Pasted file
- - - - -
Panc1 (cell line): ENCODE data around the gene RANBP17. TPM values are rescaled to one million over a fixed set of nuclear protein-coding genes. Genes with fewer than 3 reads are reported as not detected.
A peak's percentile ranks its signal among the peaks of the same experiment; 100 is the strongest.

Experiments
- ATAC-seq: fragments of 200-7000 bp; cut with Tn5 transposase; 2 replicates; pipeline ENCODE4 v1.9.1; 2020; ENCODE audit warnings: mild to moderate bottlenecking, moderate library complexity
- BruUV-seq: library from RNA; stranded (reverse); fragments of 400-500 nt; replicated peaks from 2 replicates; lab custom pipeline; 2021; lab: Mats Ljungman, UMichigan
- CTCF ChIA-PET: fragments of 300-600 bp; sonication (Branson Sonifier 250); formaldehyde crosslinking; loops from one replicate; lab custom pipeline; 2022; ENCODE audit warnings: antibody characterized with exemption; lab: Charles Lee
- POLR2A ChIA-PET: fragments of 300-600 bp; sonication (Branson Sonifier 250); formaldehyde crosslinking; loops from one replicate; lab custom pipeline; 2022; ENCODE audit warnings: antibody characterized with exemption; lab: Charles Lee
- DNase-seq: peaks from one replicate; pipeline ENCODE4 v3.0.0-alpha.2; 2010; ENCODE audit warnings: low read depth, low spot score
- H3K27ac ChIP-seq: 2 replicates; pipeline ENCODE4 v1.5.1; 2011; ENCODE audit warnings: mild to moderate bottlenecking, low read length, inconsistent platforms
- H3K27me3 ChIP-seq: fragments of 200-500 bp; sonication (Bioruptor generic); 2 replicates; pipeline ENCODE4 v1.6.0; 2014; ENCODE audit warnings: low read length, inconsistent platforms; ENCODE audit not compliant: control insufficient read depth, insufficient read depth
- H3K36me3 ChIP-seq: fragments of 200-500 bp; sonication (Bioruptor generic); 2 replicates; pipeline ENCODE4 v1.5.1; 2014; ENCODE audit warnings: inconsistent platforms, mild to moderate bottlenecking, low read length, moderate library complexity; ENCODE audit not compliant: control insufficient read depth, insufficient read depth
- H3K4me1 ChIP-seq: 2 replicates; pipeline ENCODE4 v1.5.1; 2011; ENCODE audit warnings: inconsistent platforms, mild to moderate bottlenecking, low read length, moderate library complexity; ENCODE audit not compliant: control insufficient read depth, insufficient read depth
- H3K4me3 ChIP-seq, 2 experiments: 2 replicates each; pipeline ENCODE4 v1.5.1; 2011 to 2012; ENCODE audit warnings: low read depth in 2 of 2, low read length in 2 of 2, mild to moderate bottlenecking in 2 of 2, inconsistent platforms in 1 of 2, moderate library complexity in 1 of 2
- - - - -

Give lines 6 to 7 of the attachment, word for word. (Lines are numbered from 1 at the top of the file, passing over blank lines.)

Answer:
- CTCF ChIA-PET: fragments of 300-600 bp; sonication (Branson Sonifier 250); formaldehyde crosslinking; loops from one replicate; lab custom pipeline; 2022; ENCODE audit warnings: antibody characterized with exemption; lab: Charles Lee
- POLR2A ChIA-PET: fragments of 300-600 bp; sonication (Branson Sonifier 250); formaldehyde crosslinking; loops from one replicate; lab custom pipeline; 2022; ENCODE audit warnings: antibody characterized with exemption; lab: Charles Lee